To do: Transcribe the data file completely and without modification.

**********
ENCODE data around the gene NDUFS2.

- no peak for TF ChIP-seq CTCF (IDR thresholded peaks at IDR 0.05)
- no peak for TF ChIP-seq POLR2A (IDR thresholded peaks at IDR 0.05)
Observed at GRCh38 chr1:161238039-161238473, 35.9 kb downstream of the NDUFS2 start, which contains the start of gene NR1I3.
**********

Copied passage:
ENCODE data around the gene NDUFS2.

- no peak for TF ChIP-seq CTCF (IDR thresholded peaks at IDR 0.05)
- no peak for TF ChIP-seq POLR2A (IDR thresholded peaks at IDR 0.05)
Observed at GRCh38 chr1:161238039-161238473, 35.9 kb downstream of the NDUFS2 start, which contains the start of gene NR1I3.